House of Happiness and Success

By Glenn Wakai

House of Finance CEO Roland Casamina with his children: Matthew and Clarice

Eating an egg was a treat for Roland Casamina, as a child in Ilocos Sur. He and his three siblings had to share the morsel. They all fought for the yolk.

Casamina was raised on a farm with no running water, nor electricity. He is now the CEO of House of Finance, the 10th largest residential mortgage lender in Hawaii, according to the Pacific Business News. Last year his company issued $143 million in loans, to 273 customers. Casamina has become the Manny Pacquiao of Hawaii’s mortgage lending arena. The family operation outperforms much larger banks and numerous credit unions.

Sniffing out opportunities and calculating risk runs in his genes. His grandfather was a sakada who worked in Hawaii’s plantations in the 1920s. He returned to the Philippines and told stories of paradise in the middle of the Pacific.

Casamina’s father came to Hawaii in 1966 as a butcher. Two years later Roland arrived by boat at the age of 14. His most vivid memory of that transpacific journey was having cereal and milk for the first time. The boy with a newfound appreciation for breakfast, attended Kalakaua Middle School and Farrington High School, before graduating from the University of Hawaii with a degree in accounting.

In 1977, International Savings & Loan was looking for a Filipino speaking banker.

Casamina was sent to be the branch manager in Waimalu. While many of his competitors sat at their desk, waiting for customers to show, Casamina hit the pavement and began cultivating relationships with realtors. In 1985 he was promoted to Vice President and was the bank’s top producer.

Casamina saw the writing was on the balance sheet. By the mid-90s, International Savings became the target of an acquisition by City Bank, which was later purchased by Central Pacific Bank. Casamina seized the moment to venture out on his own: “Sure being a top executive of a bank was comfortable, but limited. It was a leap of faith, but it was calculated. I wanted to control the process and it paid off.”

In 1995, Casamina opened the House of Finance, in a tiny 700 square foot office near the Kalihi Fire station. In 2013, he purchased property on the ewa end of Kalihi and financed a much larger home for the House of Finance.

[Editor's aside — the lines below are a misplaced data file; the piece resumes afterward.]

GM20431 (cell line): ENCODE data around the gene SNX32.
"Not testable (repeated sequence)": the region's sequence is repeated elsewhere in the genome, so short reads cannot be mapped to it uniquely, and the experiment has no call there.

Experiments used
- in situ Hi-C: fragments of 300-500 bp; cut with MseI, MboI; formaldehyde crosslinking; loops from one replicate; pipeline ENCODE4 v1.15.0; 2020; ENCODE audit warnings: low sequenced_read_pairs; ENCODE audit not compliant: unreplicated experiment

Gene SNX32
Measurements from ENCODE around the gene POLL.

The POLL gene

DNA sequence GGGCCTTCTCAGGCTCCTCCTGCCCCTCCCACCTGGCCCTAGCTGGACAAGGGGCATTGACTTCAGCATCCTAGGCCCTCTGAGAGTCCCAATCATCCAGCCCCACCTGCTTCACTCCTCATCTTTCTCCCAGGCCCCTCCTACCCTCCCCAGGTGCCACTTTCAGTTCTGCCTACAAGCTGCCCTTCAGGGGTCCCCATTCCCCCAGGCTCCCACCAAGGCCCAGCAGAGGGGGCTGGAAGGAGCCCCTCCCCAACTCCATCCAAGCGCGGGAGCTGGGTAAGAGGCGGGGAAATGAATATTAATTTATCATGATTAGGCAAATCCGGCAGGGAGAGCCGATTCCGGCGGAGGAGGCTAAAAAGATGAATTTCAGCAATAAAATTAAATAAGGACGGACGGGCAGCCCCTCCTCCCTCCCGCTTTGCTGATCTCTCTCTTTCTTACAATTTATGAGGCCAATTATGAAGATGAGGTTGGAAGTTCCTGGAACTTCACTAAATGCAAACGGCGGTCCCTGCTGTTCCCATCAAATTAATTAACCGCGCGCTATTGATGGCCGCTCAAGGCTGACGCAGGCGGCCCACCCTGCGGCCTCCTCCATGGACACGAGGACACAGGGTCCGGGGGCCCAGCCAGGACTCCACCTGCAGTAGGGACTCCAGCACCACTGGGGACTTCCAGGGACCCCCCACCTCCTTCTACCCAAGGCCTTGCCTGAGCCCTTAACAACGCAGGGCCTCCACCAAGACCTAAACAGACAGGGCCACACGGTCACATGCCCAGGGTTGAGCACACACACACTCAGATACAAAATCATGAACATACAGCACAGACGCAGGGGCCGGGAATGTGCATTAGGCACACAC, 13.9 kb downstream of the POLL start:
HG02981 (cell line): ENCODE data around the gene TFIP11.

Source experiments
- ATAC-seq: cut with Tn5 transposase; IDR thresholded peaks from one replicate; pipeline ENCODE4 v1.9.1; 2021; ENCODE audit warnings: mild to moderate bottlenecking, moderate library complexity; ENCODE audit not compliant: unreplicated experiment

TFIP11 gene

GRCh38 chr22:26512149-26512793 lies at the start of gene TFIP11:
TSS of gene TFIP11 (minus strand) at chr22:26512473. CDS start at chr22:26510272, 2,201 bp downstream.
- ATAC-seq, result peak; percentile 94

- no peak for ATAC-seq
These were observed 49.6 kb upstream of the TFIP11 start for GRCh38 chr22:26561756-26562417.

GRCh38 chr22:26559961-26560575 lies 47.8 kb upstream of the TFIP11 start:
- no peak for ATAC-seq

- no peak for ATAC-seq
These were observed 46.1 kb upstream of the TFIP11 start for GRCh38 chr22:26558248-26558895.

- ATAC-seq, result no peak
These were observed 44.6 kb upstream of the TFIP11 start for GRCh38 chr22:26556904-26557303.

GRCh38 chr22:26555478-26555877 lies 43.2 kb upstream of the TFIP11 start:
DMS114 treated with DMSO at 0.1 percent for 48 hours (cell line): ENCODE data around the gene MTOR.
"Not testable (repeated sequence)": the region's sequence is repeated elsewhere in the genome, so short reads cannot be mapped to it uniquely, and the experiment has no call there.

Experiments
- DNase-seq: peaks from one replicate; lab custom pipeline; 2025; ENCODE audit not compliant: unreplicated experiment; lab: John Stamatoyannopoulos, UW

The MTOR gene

The company does very little advertising and has grown due to referrals. Casamina says the children of those whom he assisted 25 years ago are now his new customers. He owes much of his success to his loyal and astute staff of 13 who can file loans, quickly secure an appraisal, and get into escrow in a matter of days. What is often a months long process at many banks is only a two-week process at the House of Finance.

Two of his employees are his children. His daughter Clarice, Senior Loan Officer, says despite COVID’s devastating effects on the economy, banks and lenders are in a unique position to grow. Matthew Casamina, Chief Operating Officer, upgraded the company’s computer system, just in time for the era of social distancing. All of that combined with historically low interest rates, have allowed House of Finance to churn out more loans.

“We feel like we’re in triage right now. The inflow of applications is overwhelming,” says Clarice, “You want to help everyone. At the same time, you can’t burn out your staff. You’re trying to help as many families as possible.”

Once loans are secured, they are sold to mainland banks. Roland says his portfolio is about 60% home purchases and 40% refinancing. By the end of July, House of Finance had eclipsed what they had done in all of last year. The company is on pace to loan out more than $200 million this year.

With three Casaminas in charge, the office feels like an extension of home. Grandchildren often sleep on the floor, but at 5:00 p.m. everything changes. Roland says, “Rule number one. You leave work, you don’t talk about work.”

After hours, Matthew leaves his big desk to take on his role as dad for his young children. He replicates the blueprint to success his father created, “I’m just living this life that he’s put in front of us. Mom and Dad drilled home the importance of a work ethic–what you put in is what you will get out. Don’t take anything for granted.”

There are no more egg battles. Roland Casamina continues to position House of Finance and his eggs, sunny side up.

GLENN WAKAI is a Senator and former veteran TV reporter.

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